Fig. 1

a Mammography showed an irregular oval mass (arrow) in the outer quadrant of the left breast. b Ultrasonography showed a well-circumscribed hypoechoic mass. c MRI showed high intensity from the mass to the nipple. d Enhanced MRI revealed a mass with an early peak and a delayed washout pattern and ring enhancement

Figure 2
Fig. 2

Stamp cytology of bloody nipple discharge revealed abundant clustered atypical cells and intracytoplasmic lumen (arrows)

Figure 3
Fig. 3

a The specimen showed proliferation of both epithelial and myoepithelial cells (HE staining, ×200). b Immunohistochemistry for SMA in the proliferating myoepithelial cells was positive (×200). c A surgical specimen showed ductal carcinoma on the side of the AME. d The epithelial cells of the dilated duct consisted of tumor cells, and there were many erythrocytes in the duct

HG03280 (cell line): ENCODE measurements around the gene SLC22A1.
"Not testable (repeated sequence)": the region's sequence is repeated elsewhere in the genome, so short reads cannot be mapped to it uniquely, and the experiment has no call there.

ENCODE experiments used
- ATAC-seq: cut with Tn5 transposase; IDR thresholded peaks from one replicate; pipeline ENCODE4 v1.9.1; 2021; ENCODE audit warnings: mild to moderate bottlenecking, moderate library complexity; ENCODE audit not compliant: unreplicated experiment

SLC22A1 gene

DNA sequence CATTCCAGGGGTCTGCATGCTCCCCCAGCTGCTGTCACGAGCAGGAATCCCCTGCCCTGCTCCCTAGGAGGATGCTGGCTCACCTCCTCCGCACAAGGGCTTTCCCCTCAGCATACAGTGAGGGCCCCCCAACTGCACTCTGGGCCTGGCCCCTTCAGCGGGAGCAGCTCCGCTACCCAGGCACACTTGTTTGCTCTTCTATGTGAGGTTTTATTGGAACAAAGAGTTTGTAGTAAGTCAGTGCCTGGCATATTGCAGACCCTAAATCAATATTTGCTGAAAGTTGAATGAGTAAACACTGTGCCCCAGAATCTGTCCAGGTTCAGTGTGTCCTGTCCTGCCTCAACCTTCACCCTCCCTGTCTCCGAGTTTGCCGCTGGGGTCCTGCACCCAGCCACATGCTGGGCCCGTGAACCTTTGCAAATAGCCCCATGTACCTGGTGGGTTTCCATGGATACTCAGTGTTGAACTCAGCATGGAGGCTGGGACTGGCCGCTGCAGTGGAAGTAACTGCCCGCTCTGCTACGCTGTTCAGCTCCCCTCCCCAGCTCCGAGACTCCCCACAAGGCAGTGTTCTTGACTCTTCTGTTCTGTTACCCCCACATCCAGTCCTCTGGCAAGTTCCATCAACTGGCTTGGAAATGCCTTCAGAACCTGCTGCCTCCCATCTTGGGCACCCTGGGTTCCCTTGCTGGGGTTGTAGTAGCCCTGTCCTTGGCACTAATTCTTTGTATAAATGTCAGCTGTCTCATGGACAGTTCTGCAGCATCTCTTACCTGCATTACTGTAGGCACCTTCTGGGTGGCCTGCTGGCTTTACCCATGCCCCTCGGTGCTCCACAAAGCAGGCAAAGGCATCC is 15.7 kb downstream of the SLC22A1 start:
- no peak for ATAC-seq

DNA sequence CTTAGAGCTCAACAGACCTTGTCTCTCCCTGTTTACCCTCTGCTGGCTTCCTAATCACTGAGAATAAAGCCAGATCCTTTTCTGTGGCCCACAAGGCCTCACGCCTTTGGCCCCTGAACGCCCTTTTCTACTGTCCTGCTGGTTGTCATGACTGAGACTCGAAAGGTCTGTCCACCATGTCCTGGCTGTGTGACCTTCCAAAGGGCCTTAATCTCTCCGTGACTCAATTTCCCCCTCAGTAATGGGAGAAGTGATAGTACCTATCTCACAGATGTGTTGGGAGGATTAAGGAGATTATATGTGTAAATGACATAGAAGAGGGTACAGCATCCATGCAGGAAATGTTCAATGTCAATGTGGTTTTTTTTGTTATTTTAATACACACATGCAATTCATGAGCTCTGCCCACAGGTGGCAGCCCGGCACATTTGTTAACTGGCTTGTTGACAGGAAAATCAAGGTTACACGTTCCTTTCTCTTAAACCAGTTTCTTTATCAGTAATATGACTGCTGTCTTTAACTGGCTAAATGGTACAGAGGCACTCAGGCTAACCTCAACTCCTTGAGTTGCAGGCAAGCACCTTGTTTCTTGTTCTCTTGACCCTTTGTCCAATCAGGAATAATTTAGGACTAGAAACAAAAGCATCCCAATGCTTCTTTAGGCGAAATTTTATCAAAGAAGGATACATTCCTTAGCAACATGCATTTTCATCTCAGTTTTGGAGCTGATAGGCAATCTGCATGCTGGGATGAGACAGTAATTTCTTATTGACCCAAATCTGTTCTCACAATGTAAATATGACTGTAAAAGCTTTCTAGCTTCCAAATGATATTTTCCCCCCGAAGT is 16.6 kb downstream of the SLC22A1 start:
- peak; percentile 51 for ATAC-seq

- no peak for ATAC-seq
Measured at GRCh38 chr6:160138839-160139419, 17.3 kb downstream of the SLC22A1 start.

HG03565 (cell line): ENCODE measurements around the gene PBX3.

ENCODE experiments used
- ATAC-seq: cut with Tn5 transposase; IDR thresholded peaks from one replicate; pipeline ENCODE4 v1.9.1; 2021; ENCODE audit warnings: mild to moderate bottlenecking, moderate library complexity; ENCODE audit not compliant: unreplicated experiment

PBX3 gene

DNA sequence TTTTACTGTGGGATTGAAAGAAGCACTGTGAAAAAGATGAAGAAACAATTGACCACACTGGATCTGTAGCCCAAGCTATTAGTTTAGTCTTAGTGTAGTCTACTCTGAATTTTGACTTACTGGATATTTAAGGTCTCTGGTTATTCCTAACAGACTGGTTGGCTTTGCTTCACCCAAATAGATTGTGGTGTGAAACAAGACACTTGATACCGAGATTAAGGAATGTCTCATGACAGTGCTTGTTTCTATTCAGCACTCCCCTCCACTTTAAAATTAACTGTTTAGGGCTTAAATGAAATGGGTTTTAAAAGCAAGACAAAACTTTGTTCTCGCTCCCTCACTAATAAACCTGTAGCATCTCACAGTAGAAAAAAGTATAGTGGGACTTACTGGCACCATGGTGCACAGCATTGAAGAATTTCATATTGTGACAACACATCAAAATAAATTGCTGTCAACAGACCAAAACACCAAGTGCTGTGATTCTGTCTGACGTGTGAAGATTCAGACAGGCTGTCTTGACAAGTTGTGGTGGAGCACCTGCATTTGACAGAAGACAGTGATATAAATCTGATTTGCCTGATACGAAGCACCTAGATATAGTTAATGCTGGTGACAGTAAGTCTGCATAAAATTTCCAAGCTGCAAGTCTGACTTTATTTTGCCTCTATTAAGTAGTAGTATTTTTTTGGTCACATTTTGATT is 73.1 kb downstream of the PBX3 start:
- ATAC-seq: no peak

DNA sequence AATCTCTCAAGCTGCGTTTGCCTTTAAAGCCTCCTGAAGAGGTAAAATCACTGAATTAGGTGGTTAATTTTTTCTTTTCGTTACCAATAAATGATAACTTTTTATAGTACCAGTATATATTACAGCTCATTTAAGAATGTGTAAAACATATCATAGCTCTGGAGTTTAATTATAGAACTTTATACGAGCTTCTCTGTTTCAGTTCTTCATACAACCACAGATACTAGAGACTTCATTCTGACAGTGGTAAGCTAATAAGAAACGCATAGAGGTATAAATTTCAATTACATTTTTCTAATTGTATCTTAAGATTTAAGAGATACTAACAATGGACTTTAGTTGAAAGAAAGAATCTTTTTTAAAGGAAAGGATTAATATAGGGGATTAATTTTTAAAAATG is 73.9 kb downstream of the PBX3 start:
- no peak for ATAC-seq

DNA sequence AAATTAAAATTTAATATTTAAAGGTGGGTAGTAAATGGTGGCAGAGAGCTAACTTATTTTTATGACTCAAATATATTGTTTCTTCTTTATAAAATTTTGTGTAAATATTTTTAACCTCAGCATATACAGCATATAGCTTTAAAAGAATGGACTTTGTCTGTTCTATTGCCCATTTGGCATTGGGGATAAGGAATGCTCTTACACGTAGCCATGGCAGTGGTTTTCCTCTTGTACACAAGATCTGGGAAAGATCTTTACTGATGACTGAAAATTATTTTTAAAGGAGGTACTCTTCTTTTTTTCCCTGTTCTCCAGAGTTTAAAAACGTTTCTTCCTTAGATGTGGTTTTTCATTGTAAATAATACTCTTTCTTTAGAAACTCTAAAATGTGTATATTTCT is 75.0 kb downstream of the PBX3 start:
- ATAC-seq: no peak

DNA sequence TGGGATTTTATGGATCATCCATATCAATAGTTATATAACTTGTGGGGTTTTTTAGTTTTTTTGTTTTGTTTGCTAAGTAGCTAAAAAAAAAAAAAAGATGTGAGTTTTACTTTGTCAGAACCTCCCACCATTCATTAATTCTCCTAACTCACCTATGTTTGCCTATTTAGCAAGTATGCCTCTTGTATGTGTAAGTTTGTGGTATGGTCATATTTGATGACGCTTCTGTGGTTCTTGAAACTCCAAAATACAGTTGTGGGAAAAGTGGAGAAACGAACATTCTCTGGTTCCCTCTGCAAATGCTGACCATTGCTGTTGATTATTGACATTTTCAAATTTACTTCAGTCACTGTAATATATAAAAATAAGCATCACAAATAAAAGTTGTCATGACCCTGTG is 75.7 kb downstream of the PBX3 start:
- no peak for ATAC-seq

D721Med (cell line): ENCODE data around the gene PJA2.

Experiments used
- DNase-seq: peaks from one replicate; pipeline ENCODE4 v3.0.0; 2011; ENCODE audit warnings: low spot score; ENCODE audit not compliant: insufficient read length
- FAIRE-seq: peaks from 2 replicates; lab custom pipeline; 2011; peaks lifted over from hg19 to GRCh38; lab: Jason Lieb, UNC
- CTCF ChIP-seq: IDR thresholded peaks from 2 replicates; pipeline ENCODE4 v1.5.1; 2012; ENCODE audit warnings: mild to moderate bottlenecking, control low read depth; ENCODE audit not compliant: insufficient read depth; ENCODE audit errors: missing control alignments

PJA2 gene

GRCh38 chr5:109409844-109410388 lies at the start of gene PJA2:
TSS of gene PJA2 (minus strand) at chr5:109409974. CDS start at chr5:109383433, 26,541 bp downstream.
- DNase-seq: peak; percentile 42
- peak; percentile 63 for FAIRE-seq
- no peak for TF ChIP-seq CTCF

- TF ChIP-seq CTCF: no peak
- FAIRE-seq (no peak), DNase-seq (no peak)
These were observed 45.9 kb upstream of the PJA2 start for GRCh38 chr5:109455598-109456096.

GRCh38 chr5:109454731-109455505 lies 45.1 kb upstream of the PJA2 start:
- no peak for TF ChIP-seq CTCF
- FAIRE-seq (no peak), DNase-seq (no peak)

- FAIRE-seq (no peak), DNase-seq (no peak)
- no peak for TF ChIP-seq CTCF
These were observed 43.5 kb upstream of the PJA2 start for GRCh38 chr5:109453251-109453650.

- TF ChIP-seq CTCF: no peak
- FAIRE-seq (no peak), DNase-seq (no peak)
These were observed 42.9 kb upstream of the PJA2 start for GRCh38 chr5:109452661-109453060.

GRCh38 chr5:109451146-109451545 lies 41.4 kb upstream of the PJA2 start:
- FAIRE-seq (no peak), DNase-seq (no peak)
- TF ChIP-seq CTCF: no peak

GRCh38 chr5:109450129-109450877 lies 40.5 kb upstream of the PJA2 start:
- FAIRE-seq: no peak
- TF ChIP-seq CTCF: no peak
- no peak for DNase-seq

Adenomyoepithelioma of the breast was first reported by Hamperl in 1970 [1]. It is a relatively rare benign neoplasm characterized by biphasic proliferations of myoepithelial cells and epithelial cells. In 1991, Tavassoli classified AME of the breast into three types: spindle type, tubular type, and lobulated type [2]. Typically, the discussion of AME of the breast involves the possibility of misdiagnosis of malignancy by a cytological analysis [35], and there are some reports of malignant transformation and recurrence [6]. Furthermore, AME of the breast may coexist with breast cancer. We herein report such a case, along with a review of the literature.